WHAT IS MANGE?
Mange refers to skin diseases caused by mites. The term is derived from a French word mangeue, which translates into “to eat or itch.” Mange, caused by different kinds of mites, affects many kinds of animals, including humans.
In dogs, there are two major forms of mange, each caused by different mites:
Sarcoptic Mange (also known as scabies)
Also known as canine scabies, this disease is caused by a circular-shaped, eight-legged mite called the Sarcoptes scabiei. This form of mange is highly contagious. The parasite can be transmitted from dog to dog and can pass from dogs to humans, although it doesn’t thrive on non-canine hosts. Female mites burrow into the skin to lay their eggs. The eggs hatch in about three weeks, and the young feed on the host’s skin.
Demodectic Mange (also known as red mange or Demodex)
Demodectic mange, or Demodex, is caused by a cigar-shaped mite, Demodex Canis. The difference from sarcoptic mange is that these are a normal part of the skin flora, always present, and usually harmless. They are passed to pups from their mothers in the first few days after birth, but it is not contagious to humans. The mites take up residence deep in hair follicles and stay there, causing no trouble. A normal immune system keeps their numbers in check. But in a dog with a weakened immune system, they can grow out of control. Dogs at risk of demodectic mange include:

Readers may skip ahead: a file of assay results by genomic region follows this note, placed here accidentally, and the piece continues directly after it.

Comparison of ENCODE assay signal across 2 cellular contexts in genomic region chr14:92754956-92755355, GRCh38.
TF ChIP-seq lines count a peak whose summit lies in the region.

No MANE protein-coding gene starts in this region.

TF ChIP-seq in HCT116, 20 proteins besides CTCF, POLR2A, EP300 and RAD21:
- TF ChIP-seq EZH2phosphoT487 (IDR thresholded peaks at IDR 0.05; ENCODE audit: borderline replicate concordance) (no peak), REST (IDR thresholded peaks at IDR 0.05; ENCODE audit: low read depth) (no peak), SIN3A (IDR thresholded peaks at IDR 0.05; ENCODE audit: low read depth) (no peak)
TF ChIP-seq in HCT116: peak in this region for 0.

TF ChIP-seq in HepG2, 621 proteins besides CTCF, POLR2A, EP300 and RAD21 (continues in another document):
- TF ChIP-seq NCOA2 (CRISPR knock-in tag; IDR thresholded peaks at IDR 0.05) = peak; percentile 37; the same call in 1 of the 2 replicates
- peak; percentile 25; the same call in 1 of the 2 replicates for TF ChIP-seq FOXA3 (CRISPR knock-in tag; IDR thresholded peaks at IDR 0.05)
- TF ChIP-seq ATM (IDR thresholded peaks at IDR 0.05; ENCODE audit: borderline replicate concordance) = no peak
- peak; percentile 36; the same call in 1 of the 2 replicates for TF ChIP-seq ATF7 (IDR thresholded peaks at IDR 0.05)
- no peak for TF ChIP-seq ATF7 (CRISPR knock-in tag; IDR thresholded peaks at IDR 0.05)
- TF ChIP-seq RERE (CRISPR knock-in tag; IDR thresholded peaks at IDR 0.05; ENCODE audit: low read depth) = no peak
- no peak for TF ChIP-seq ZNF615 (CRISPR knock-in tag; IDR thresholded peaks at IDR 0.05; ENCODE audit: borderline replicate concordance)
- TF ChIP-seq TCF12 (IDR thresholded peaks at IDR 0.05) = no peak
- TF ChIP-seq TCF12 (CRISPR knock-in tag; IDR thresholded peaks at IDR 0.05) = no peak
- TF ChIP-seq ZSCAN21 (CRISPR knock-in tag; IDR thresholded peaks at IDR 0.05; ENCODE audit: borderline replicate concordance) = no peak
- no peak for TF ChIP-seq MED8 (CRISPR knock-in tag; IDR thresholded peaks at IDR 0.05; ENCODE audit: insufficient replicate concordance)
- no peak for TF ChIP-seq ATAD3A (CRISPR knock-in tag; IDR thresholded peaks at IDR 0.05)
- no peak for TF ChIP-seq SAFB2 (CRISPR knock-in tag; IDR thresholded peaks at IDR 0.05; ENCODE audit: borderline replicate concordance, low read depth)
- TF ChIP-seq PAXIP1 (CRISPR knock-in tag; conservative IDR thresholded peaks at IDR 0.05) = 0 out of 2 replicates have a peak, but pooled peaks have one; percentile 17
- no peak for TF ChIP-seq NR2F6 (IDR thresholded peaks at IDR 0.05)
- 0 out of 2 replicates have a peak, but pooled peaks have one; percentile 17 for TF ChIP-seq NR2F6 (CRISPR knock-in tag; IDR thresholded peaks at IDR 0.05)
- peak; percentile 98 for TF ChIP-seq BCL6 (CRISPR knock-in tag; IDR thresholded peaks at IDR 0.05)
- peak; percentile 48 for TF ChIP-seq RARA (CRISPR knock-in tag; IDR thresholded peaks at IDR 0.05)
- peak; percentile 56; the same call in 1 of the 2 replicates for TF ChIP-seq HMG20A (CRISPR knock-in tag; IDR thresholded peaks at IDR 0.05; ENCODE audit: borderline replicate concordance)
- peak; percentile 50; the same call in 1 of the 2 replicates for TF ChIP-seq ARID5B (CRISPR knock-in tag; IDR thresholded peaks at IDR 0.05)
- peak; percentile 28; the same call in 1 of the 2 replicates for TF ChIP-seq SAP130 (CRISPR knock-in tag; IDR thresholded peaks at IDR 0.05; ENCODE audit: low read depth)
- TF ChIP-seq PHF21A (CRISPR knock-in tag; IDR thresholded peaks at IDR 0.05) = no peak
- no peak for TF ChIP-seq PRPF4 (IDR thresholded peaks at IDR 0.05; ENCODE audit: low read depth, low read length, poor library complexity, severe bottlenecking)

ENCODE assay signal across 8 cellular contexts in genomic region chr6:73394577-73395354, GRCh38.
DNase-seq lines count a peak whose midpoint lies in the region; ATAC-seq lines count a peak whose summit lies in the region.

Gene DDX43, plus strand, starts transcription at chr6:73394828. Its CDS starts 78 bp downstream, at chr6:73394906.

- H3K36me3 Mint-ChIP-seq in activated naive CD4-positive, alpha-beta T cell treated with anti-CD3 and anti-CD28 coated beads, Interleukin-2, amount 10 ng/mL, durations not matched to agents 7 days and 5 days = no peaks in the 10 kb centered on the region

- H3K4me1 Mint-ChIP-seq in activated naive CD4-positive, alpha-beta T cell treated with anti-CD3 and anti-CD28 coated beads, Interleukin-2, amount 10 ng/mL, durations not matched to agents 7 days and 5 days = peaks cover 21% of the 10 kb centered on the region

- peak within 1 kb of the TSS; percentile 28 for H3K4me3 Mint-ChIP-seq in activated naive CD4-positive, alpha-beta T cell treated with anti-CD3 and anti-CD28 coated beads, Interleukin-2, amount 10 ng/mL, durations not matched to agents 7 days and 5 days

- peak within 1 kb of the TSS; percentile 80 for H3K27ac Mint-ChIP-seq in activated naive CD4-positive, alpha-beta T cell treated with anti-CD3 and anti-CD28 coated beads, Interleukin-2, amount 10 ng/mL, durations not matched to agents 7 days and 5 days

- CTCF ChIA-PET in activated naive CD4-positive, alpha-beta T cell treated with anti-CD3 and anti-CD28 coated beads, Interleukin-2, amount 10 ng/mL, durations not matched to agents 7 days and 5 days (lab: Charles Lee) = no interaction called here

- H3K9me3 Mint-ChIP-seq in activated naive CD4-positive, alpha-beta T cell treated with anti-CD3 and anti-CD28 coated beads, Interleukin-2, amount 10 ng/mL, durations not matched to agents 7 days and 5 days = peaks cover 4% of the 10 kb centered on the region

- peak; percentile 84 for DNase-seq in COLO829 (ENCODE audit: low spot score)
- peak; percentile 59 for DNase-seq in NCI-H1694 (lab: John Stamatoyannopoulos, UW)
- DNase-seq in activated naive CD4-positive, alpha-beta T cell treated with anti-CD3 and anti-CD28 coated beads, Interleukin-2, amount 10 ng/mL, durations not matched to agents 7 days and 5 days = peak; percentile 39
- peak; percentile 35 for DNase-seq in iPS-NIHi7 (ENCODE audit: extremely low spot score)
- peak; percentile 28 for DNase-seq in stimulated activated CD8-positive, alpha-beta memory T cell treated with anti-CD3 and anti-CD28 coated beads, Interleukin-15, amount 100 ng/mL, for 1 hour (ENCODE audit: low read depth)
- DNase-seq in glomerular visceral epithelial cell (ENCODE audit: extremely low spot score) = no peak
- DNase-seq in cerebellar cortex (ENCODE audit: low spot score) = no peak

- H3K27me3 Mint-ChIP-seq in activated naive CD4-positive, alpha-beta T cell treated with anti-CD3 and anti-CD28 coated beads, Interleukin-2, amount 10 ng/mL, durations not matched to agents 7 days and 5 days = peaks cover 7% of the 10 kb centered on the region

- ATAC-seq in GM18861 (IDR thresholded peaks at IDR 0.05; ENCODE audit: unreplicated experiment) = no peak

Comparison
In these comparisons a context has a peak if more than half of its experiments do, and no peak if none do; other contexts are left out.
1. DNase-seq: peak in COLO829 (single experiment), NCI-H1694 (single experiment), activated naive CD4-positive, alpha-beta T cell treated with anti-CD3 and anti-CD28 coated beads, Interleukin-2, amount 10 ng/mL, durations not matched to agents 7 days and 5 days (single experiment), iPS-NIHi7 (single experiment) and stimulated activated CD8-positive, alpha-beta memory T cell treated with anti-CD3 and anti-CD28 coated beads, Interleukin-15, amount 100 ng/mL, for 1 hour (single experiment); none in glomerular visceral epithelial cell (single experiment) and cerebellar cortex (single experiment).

- Puppies who inherit weakness in their immune systems will be prone to a particularly serious form of Demodex, known as juvenile-onset.
- Young healthy dogs may develop some patches of Demodex, which sometimes go away on their own or with localized topical treatment.
- Elderly, sick, neglected, or stray dogs with weakened immune systems often develop Demodex. For example, cancer or diabetes can impair immune function and lead to this form of mange.